From Mentee to Mentor—Coming Full Circle with the ACE Mentor Program

Annette Marvin

Junior Designer

San Francisco

High school students don’t get much exposure to the profession of architecture, let alone engineering or construction. When I was a teen, I loved building houses in the Sims computer game. That was pretty much all I knew about architecture. Fortunately, there was an ACE Mentor Program chapter in my area. ACE is a nonprofit organization that gives high-school students the chance to really see what it’s like to design and build, guided by volunteer professionals in the architecture, construction, and engineering industries.

 

This was my sophomore year at Gunn High School in Palo Alto. My team met at Stoecker and Northway Architects in Palo Alto or at Palo Alto High School. Architects, engineers, and contractors spoke about their work. We built a bridge out of toothpicks—or maybe it was popsicle sticks. Working in teams, we used SketchUp to design a museum in Monterey, using a real-world project as a basis. It was eye-opening to learn what a real architect does and meet other students who were also interested in the field. Because of that experience, I decided I wanted to study architecture in college. When I saw Cal Poly was offering an intensive four-week summer workshop for high school students considering architecture as a career, I signed right up.

 

Annette and students clipping magazines for a “mood board” during the interior design session

 

After high school, I double-majored in architecture and French, with a minor in art history, at Washington University in St. Louis. Living in St. Louis got me interested in the preservation side of architecture. I loved the historic buildings on campus, and I couldn’t believe that so many historic buildings downtown had been torn down in the 1950s and 1960s and replaced with parking lots. That piqued my interest in adaptive reuse, making old buildings vital again, which led me, eventually, to ARG.

 

About a year ago, after I started working here, I saw on Facebook that there was an event for people interested in becoming a mentor in the ACE program in San Francisco. How great it would be to participate from the other side. I thought, if I can get even one kid to become an architect, it would be worth the effort.

 

So I joined. The program lasts 15 weeks and is held each spring. There are two teams in San Francisco. Last year, our team met at AECOM’s offices, this year we’re at Thornton Tomasetti’s. I somehow got roped in as one of the team leaders. I handle all the communications between the mentors, students, and regional leadership. Every week, I send emails to the mentors and students. It’s more work than I anticipated, but it is also really fun.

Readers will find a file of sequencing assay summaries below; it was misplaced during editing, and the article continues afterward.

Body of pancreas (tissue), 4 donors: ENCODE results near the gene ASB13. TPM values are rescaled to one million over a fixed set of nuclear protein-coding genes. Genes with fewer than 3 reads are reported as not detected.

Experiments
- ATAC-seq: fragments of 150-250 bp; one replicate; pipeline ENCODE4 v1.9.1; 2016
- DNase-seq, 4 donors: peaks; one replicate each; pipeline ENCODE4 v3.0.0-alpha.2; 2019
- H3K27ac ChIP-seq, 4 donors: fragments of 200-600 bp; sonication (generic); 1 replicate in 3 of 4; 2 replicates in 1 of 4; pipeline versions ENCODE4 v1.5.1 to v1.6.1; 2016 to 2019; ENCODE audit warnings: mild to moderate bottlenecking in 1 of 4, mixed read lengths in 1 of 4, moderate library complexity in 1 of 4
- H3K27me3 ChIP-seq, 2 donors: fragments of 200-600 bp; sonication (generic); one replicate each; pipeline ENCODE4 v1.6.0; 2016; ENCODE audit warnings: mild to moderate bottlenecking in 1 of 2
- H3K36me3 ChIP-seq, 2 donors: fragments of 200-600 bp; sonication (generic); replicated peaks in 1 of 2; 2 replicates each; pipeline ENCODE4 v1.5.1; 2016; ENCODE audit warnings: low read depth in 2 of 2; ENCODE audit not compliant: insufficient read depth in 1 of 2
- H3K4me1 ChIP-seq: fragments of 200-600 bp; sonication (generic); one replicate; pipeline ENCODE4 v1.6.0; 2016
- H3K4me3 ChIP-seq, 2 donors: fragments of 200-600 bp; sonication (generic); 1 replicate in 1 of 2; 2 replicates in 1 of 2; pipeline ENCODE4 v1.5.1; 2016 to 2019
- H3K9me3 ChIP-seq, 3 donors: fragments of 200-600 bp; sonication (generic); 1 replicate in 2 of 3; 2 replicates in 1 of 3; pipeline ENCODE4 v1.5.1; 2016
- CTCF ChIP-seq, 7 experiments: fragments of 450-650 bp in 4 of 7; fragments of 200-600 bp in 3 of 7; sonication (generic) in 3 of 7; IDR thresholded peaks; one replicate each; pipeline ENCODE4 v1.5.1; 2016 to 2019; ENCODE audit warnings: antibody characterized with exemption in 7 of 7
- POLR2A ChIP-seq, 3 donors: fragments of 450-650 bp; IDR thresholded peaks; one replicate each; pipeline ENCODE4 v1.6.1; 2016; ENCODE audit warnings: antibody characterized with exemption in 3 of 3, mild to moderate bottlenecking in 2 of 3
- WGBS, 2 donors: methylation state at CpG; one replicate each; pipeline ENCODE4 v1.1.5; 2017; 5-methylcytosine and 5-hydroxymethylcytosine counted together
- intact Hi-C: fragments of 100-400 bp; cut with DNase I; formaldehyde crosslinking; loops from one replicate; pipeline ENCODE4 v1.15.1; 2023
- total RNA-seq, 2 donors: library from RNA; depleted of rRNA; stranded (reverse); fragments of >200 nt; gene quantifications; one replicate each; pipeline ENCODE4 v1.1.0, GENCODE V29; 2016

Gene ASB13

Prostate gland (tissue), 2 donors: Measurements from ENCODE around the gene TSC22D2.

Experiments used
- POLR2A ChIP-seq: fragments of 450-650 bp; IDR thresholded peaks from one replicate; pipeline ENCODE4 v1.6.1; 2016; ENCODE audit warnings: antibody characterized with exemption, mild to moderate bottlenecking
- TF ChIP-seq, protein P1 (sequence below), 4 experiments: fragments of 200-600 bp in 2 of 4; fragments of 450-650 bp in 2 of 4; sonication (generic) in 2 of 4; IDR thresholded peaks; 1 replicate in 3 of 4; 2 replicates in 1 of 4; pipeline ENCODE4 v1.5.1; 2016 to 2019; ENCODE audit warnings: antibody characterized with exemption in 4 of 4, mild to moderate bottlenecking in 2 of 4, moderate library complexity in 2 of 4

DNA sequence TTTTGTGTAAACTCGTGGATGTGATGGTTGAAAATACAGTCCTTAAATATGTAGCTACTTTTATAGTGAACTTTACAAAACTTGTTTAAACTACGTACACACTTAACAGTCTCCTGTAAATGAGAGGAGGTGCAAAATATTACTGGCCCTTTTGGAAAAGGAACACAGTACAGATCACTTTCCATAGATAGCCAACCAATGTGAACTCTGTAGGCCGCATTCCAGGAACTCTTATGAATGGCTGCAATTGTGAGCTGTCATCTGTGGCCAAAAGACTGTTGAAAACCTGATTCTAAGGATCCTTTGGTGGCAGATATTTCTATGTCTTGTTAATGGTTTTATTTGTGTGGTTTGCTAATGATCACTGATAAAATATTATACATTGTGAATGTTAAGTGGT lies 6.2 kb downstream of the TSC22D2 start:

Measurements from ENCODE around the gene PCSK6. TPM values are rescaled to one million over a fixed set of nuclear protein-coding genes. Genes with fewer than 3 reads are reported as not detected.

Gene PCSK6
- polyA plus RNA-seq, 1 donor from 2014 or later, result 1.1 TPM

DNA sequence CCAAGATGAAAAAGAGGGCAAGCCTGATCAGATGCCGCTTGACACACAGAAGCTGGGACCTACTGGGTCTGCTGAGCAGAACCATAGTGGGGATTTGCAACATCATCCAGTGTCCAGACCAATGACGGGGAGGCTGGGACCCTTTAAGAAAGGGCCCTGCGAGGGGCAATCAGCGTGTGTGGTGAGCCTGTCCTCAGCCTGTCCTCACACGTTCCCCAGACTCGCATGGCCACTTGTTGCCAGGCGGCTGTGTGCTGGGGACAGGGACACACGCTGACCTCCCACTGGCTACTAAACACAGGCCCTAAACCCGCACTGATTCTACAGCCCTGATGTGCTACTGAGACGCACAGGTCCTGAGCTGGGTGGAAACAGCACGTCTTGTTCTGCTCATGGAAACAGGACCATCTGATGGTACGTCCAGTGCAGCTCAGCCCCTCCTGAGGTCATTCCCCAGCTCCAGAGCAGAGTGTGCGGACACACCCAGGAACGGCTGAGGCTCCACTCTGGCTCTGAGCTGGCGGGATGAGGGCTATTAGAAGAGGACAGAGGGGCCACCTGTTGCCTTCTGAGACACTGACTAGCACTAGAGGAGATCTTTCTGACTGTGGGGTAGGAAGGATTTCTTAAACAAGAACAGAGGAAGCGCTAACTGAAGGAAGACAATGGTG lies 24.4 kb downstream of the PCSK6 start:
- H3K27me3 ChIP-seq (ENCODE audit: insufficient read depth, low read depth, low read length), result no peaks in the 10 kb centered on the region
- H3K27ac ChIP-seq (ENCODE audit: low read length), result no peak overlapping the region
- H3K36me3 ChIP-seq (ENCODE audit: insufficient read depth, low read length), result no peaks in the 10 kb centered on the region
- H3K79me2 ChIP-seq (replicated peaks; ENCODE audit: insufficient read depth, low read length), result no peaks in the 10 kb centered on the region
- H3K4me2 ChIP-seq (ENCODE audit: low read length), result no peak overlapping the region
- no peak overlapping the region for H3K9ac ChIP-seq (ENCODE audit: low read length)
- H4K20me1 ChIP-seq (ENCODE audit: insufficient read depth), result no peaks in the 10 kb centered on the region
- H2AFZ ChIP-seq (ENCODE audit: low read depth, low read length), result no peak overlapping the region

Mentor Nick doing the “Shake Test” on a tower of the students’ structural models

 

We have everyone from freshmen to seniors, all from schools in the city, both public and private. They work in groups of four to six students plus two dedicated mentors, going through all aspects of a real project, including a site visit, programming diagrams, floor plans, structural diagramming, sustainability, and interior design. Mentors from all three disciplines are involved to give a well-rounded and realistic approach to a project. Some students may come in thinking they want to become an architect and then decide that structural engineering is what appeals to them, or construction management. Maybe they decide the industry isn’t for them, and that’s still a success in my book.

 

Mentor Victoria leading her small group in a programming exercise

 

Real-world projects provide the basis for the work. Last year, we had a mixed-use project in SoMa. The students had just heard about smart glass, which darkens to shield interiors from direct sunlight, and they used it everywhere—they got into a competition to see who could make their building the most expensive. Part of me wanted to teach them about the pragmatic side of things, but it’s important to encourage their creativity, not squelch it.

 

This spring, our project is on Telegraph Hill: a commercial building at the bottom of the site and a multifamily residence at the top. The groups of students are paired so that one will have responsibility for the commercial portion and one for the residential portion. They’ll have to work together and talk to each other about where the buildings go on the site and if they’re going to connect or not.

 

Students drawing bubble diagrams during the programming session

 

High school students can be shy at first. We try to get them to come out of their shells, not just teaching them about the industry, but also getting them to work in teams and strengthen their public speaking skills. We train the mentors how to keep interaction going and handle difficult situations if they arise.

 

I’ve been trying to recruit anyone who will listen—especially women, because we need more women mentors. I think that’s really important for the industry. We want to be more inclusive. Many of the students won’t end up going into the industry, of course, but they’ll have learned a lot of skills and sharpened their problem-solving abilities.

 

At the end of the year, there’s a big event. All the students make displays so they can share the projects they’ve been working on all semester. It’s like a science fair. They’re so proud of their work. It is gratifying to know I’m giving back to a program that literally shaped the course of my life.

 

Students presenting their “mood board” during the interior design session

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